Thursday, September 24, 2015

Spotlight on Hurdle Project Team Member: Pro Triathlete Jackson Laundry

Following up on my interview with Coach James Loaring about the LPC Hurdle Project…I wanted to showcase one of the talented Hurdle Project team members: Jackson Laundry.

2015 Hurdle Project Team. Photo Credit - Pixelate Image Professional Photography

Jackson is a rising force in the triathlon world, winning numerous races this summer across the province and the overall Multisport Canada Series. He’s got a great future ahead of him as a pro triathlete.

I actually conducted this interview early in the summer, but wanted to time it for after the introduction to the Hurdle Project. Alas, the summer went by way too quickly, so it's now it's a little bit of a retrospective interview. But it’s actually fascinating to see what Jackson’s goals were leading into the summer given how well he’s done since.

To find out more about Jackson and to follow his triathlon career, you can find him online at  and on twitter (@jacklaundry93).

Big thanks to Jackson for waiting so patiently for this interview to be posted – and for sharing such wonderful insights about his experience in triathlon and his participation in the Hurdle project. Can't wait to see what the future holds for this talented triathlete!

Now on with the interview!

Tell me a bit about your background - how did you get into triathlon

I got into the sport in 2004 (age 10) when I participated in the Belleville Kids of Steel Triathlon. In my age category I was last out of 64 in the swim portion! I was pretty disappointed at the time, but for the next 5 years or so I did the Picton Kids of Steel race each year, always without much training. Then in 2009 my dad and I “trained” (did about 4 weeks of training) for the Peterborough Sprint Triathlon. Ever since then I’ve slowly but surely increased my focus and seen improvements.
What's been your greatest accomplishment in triathlon and/or in life - so far?

My biggest accomplishment in triathlon has been winning 2 world age-group medals for the 2013 and 2014 sprint and Olympic distance triathlon championships.  After winning the bronze in Edmonton I felt I had accomplished everything I wanted to in the age-group division and was ready to move on to pro racing.

My greatest non-triathlon related accomplishment was graduating from the University of Guelph with a Bachelor’s degree in Human Kinetics with a Nutrition minor.  I am proud to say that I was able to balance full time schooling with training at a professional level.

You've already had a great start to this racing season with the overall win at Multisport Canada's Woodstock Triathlon. What are your big goals for 2015 (and beyond?)

This season I have 2 main goals, the first is to race well in some pro non drafting races (The New York City Triathlon and the Des Moines Triathlon). The second goal is to race well in draft legal races, which will give me a good chance for Quest for Gold funding. The races are is Magog, Ottawa, and Punta Guilarte. I guess I just mainly want to perform well in the “big” races with a competitive pro field.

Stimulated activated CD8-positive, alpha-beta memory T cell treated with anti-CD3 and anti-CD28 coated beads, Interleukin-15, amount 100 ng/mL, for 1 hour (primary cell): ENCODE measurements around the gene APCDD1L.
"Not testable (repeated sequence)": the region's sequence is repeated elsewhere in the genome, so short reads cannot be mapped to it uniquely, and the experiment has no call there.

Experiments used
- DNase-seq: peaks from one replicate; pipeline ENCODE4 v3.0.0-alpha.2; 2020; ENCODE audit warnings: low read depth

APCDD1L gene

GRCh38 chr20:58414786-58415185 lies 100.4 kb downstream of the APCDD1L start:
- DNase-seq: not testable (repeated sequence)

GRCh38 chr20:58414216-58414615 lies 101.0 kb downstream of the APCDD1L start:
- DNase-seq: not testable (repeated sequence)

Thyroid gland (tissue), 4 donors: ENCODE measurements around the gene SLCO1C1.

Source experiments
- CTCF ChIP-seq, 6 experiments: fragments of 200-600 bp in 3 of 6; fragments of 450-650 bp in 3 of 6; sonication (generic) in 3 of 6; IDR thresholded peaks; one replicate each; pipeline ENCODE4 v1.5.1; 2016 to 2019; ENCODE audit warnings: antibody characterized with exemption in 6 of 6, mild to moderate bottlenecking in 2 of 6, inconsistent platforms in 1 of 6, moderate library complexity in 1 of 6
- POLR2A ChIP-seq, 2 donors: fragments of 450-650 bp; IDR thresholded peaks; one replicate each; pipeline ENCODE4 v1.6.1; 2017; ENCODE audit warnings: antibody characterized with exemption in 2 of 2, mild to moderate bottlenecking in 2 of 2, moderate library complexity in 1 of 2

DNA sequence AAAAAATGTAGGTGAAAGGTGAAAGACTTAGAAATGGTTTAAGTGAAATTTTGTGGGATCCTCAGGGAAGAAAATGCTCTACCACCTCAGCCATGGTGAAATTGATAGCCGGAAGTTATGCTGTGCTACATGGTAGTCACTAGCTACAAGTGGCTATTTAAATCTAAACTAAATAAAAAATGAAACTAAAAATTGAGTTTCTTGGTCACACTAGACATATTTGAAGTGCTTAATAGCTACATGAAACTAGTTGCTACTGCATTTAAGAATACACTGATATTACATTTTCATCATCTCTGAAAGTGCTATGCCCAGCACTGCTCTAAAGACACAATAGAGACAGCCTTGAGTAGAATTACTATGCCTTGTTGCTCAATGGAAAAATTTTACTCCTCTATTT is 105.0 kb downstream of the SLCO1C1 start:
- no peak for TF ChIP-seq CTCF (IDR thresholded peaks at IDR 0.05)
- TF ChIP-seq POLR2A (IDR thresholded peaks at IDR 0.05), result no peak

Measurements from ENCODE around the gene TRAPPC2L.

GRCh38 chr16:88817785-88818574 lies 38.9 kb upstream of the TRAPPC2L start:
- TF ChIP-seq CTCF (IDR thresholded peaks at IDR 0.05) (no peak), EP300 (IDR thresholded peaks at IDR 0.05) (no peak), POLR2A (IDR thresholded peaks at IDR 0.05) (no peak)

How did you get involved in LPC and the Hurdle Project?

I have been a member of team LPC since well before the Hurdle Project was officially launched, so I was able to become part of it as it developed from the ground up. I earned my spot on the squad presumably by being dedicated to high performance, and by having pretty good success since joining team LPC.

How is being involved in the Hurdle Project helping you work toward and achieve your goals?

The Hurdle Project is immensely helpful in my triathlon career. It helps by covering a lot of training and racing costs, and providing very affordable but highly specific coaching. James Loaring puts a lot of time and effort into the Hurdle Project and gives the most effective coaching possible to the HP athletes.

You have some excellent fellow Hurdle Project Squad members. Do you find being part of a group makes a difference?

Being part of a group helps me mainly by making training more fun, which provides a lot more motivation to get the work done. We have a wide range of ability levels within our team, but James is able to modify workouts so everyone has a similar training plan, and can choose to do many workouts with team mates. There are also weekly workouts, like brick workouts, that all LPC athletes are welcome to attend.

Looking at the bigger picture, why do programs like the Hurdle Project matter for the sport of triathlon?

Support programs for athletes are very important for the development of elite athletes. The costs of triathlon (and other sports) can get very high, and athletes who want to improve need to train a lot. These are conflicting realities, because more training means less time to work, which makes it hard to pay for the sport. Support programs are necessary for making the sport more affordable, which will help developing athletes reach their goals.

Is there anything you'd like to say about being involved in the Hurdle Project that I wouldn't think to ask?

The Hurdle Project is a great way for a business to advertise for their company. If you visit the Hurdle Project Sponsorship Levels page on you can see that there are many advertising opportunities that can be taken advantage of by any company that wants to support the program.
How can people follow your triathlon journey?

The best way to follow my triathlon endeavors is by visiting my blog/website at or following me on twitter (@jacklaundry93).
Wasaga Beach Triathlon (2015)
Big thanks again to Jackson for taking time out of his busy triathlon season to talk to me about his experiences with the Hurdle Project! Thanks Jackson!

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